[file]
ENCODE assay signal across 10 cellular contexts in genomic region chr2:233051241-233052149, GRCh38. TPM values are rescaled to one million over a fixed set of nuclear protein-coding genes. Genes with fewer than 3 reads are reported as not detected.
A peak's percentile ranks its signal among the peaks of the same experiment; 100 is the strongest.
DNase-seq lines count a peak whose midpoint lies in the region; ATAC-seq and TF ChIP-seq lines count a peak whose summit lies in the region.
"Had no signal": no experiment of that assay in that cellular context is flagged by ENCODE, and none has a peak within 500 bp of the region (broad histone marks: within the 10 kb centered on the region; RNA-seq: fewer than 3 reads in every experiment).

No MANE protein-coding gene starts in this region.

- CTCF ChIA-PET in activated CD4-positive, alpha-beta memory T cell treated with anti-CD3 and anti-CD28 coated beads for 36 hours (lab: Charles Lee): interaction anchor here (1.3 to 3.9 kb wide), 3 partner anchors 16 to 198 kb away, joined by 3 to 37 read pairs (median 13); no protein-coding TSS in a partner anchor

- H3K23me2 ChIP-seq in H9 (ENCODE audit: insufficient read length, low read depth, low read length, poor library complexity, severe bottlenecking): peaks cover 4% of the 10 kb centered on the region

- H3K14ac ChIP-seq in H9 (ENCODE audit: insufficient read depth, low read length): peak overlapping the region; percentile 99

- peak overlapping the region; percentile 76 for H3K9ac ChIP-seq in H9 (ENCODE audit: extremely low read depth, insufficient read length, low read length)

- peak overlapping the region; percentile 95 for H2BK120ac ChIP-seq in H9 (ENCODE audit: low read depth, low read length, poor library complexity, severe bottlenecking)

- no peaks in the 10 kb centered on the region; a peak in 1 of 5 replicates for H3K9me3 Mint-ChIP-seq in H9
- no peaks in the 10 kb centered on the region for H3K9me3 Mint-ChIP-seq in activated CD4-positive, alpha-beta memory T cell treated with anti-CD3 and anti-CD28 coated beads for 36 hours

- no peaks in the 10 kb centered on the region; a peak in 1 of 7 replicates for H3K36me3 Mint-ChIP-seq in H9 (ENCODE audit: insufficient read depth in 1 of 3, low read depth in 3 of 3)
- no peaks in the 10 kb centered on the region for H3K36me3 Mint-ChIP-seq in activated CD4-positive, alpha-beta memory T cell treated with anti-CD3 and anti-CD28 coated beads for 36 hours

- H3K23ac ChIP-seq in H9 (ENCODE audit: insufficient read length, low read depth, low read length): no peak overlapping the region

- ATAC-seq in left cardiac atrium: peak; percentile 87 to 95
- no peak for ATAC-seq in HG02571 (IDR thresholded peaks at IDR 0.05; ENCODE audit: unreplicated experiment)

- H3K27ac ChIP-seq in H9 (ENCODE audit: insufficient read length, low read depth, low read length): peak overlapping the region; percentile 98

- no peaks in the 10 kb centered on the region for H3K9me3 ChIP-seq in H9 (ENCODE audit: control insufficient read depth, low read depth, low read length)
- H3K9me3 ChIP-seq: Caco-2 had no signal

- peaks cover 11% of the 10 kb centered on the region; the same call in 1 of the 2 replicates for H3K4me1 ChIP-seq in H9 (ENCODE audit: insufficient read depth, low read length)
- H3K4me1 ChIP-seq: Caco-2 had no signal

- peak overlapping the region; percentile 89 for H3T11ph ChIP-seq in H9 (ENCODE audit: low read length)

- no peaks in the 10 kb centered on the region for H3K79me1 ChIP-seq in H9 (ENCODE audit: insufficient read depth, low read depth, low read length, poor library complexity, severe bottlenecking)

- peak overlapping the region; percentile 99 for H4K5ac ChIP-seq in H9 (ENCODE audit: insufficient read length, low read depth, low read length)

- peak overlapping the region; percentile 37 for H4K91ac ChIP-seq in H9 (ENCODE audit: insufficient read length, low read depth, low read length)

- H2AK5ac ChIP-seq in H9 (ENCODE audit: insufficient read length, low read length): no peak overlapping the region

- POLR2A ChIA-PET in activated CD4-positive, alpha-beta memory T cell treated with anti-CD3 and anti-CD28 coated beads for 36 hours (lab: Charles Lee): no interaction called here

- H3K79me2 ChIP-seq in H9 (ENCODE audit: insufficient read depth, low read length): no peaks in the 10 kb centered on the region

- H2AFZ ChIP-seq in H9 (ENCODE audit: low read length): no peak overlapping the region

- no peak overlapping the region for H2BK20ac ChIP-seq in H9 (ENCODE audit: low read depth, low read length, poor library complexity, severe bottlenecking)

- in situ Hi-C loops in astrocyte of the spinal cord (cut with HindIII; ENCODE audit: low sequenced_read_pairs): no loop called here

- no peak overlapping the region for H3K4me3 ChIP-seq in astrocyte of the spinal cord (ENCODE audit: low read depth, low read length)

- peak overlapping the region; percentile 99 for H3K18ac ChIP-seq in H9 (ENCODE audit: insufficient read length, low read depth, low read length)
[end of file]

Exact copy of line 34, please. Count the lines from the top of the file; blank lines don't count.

- peak overlapping the region; percentile 99 for H3K18ac ChIP-seq in H9 (ENCODE audit: insufficient read length, low read depth, low read length)